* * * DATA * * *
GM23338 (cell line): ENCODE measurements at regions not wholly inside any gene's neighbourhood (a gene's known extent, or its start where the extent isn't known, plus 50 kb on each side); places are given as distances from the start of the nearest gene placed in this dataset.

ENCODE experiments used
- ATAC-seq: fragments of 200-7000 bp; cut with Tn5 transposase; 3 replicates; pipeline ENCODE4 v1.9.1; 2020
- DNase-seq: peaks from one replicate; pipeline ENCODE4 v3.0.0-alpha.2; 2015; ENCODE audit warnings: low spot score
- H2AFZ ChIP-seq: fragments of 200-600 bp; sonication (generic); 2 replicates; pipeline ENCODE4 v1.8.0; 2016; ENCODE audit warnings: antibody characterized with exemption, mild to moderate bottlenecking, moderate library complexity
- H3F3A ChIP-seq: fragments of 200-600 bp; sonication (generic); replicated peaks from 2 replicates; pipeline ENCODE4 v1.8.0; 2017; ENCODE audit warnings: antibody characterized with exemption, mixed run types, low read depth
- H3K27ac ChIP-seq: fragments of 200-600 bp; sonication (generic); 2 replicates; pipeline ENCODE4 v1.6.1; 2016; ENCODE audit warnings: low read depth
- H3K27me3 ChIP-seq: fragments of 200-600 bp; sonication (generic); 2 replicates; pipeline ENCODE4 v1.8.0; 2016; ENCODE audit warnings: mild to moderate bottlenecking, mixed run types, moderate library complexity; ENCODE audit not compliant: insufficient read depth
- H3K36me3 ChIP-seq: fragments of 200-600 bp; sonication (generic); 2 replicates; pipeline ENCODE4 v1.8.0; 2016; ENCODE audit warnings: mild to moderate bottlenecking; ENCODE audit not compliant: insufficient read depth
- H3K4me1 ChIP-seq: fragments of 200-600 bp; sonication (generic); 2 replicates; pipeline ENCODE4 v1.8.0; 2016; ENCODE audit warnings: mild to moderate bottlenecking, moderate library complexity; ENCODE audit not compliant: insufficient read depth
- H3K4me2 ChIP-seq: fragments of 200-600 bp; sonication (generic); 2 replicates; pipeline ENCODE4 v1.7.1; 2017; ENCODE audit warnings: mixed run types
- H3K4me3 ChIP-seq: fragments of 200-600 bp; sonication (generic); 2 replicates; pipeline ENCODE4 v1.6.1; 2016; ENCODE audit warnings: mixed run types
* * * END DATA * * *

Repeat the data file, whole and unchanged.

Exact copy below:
GM23338 (cell line): ENCODE measurements at regions not wholly inside any gene's neighbourhood (a gene's known extent, or its start where the extent isn't known, plus 50 kb on each side); places are given as distances from the start of the nearest gene placed in this dataset.

ENCODE experiments used
- ATAC-seq: fragments of 200-7000 bp; cut with Tn5 transposase; 3 replicates; pipeline ENCODE4 v1.9.1; 2020
- DNase-seq: peaks from one replicate; pipeline ENCODE4 v3.0.0-alpha.2; 2015; ENCODE audit warnings: low spot score
- H2AFZ ChIP-seq: fragments of 200-600 bp; sonication (generic); 2 replicates; pipeline ENCODE4 v1.8.0; 2016; ENCODE audit warnings: antibody characterized with exemption, mild to moderate bottlenecking, moderate library complexity
- H3F3A ChIP-seq: fragments of 200-600 bp; sonication (generic); replicated peaks from 2 replicates; pipeline ENCODE4 v1.8.0; 2017; ENCODE audit warnings: antibody characterized with exemption, mixed run types, low read depth
- H3K27ac ChIP-seq: fragments of 200-600 bp; sonication (generic); 2 replicates; pipeline ENCODE4 v1.6.1; 2016; ENCODE audit warnings: low read depth
- H3K27me3 ChIP-seq: fragments of 200-600 bp; sonication (generic); 2 replicates; pipeline ENCODE4 v1.8.0; 2016; ENCODE audit warnings: mild to moderate bottlenecking, mixed run types, moderate library complexity; ENCODE audit not compliant: insufficient read depth
- H3K36me3 ChIP-seq: fragments of 200-600 bp; sonication (generic); 2 replicates; pipeline ENCODE4 v1.8.0; 2016; ENCODE audit warnings: mild to moderate bottlenecking; ENCODE audit not compliant: insufficient read depth
- H3K4me1 ChIP-seq: fragments of 200-600 bp; sonication (generic); 2 replicates; pipeline ENCODE4 v1.8.0; 2016; ENCODE audit warnings: mild to moderate bottlenecking, moderate library complexity; ENCODE audit not compliant: insufficient read depth
- H3K4me2 ChIP-seq: fragments of 200-600 bp; sonication (generic); 2 replicates; pipeline ENCODE4 v1.7.1; 2017; ENCODE audit warnings: mixed run types
- H3K4me3 ChIP-seq: fragments of 200-600 bp; sonication (generic); 2 replicates; pipeline ENCODE4 v1.6.1; 2016; ENCODE audit warnings: mixed run types